- Larry Williams

Hanukkah lights

Does Santa know I'm Jewish?

Nothing I learned from the sisters of the Immaculate Heart of Mary prepared me for that question. And the 6-year-old in the back seat of the car was waiting for an answer.

Oh yes, he knows. God told him.

Santa talks to God?

Oh, yes, I said confidently and (I hoped) convincingly, God lets Santa know which houses celebrate Hanukkah.

The boy was thinking it over, his question born out of personal need. He was trying to find his footing at a time of the year when every radio jingle, store window and television announcer reminds him of what he is not. He wanted to know his place. At 6 years old, some things are very clear and others not. My answer seemed to satisfy him, reassure him, I thought.

Never more so than now have I realized how this season can make the roughly one out of 20 Americans who don't worship Jesus feel like outsiders. From the Christmas carols in the mall to the inflatable snow globes on front lawns to the Santa riding in the local fire truck to those babies in the mangers, the trappings are tough to ignore and harder yet to dismiss. Especially for a 6-year-old.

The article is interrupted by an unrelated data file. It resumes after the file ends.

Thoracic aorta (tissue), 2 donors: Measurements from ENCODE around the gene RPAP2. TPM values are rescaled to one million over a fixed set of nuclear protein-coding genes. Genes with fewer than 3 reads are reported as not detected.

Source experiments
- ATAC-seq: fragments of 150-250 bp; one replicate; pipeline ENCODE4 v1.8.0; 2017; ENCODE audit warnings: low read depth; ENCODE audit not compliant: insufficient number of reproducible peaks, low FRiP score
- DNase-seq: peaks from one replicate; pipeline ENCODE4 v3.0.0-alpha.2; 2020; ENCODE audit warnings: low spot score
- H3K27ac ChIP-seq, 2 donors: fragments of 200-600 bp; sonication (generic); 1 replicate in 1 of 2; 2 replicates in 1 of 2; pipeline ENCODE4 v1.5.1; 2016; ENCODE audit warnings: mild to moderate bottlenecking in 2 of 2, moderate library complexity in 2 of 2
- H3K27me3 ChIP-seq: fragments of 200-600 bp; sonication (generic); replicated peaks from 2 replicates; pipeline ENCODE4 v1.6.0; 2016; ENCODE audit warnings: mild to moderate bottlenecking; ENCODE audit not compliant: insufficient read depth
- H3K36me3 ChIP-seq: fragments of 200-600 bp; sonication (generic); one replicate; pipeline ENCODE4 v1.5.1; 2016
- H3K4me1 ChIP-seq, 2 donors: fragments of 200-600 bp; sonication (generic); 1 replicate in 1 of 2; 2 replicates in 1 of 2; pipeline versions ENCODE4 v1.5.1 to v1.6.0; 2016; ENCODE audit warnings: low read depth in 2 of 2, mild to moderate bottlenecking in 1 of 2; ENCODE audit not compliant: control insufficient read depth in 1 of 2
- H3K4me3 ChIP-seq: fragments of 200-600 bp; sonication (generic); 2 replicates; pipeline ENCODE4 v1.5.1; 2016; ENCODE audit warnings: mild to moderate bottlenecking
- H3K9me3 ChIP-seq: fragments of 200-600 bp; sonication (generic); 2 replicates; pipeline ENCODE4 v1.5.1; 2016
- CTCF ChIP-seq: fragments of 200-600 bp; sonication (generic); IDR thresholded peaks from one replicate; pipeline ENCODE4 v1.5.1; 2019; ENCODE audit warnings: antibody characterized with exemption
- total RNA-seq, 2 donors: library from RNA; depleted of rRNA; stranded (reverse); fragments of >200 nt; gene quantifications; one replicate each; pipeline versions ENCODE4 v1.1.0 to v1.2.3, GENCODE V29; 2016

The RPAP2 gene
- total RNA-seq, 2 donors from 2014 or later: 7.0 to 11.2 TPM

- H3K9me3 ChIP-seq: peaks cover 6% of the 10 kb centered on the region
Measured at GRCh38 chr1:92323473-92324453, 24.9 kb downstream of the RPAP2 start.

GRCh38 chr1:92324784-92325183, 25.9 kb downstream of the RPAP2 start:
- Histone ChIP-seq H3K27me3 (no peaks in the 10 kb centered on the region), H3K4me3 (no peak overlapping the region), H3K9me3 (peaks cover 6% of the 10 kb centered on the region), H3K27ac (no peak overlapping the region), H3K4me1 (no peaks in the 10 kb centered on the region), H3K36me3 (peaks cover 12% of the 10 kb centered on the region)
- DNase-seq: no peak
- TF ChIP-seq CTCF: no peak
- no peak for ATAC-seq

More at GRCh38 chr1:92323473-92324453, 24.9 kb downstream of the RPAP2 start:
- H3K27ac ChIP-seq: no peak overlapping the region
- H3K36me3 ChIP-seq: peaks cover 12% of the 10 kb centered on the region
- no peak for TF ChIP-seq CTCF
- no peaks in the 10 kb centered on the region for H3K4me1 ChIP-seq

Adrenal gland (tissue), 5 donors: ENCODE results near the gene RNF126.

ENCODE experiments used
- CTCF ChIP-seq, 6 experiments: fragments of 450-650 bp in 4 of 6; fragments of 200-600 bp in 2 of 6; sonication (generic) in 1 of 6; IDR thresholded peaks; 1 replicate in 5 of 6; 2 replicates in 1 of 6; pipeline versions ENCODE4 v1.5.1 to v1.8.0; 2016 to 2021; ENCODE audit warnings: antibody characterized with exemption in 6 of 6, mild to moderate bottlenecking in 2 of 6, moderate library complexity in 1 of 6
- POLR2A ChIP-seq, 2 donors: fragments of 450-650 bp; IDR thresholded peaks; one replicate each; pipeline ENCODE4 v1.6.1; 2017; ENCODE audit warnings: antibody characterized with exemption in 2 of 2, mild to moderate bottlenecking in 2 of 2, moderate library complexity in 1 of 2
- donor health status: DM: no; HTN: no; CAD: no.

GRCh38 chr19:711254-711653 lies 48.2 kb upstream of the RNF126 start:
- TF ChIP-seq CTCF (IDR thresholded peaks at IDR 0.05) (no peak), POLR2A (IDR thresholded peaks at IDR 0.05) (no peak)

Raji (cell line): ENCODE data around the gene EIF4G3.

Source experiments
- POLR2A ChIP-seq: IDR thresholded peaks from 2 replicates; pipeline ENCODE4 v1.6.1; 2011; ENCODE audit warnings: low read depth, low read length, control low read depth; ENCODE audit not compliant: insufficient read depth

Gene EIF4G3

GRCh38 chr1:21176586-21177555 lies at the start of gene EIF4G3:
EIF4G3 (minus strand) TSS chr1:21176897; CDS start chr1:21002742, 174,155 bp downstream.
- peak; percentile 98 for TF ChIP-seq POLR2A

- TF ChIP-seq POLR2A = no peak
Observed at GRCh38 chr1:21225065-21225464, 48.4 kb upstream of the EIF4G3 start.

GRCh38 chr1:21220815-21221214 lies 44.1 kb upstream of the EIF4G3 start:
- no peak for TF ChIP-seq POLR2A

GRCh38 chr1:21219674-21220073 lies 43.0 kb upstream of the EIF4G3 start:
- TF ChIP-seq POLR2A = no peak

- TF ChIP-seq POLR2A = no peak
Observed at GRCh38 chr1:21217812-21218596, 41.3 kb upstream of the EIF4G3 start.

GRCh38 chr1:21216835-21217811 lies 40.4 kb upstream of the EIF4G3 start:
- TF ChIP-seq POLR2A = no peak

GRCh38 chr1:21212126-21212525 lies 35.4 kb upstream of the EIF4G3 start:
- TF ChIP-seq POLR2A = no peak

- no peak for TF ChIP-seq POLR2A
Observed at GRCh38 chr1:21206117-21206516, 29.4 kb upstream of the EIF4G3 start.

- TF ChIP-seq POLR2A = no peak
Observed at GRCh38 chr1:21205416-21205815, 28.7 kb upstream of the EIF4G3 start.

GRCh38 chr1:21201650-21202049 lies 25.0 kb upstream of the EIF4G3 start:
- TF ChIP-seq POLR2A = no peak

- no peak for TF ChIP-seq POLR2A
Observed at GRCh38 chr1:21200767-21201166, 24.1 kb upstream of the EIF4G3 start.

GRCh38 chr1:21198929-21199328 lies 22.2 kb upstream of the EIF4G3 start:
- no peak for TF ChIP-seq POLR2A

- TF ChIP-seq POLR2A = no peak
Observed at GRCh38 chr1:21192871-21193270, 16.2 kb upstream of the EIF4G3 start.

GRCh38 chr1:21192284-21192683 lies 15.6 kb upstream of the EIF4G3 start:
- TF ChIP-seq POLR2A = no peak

I've been navigating two faiths for 20 years now. My husband and I don't worship in the same place, though we both strongly identify with our respective faiths. We long ago negotiated the holidays. I host Passover dinner most every year, but spend Easter morning in church, often at a West Baltimore Catholic parish with a close friend. Christmas with my family in New York avoided the problem of a tree in our Baltimore rowhouse; it never seemed quite fair to expect my Jewish husband to take on that ritual. They were called Hanukkah bushes where I grew up.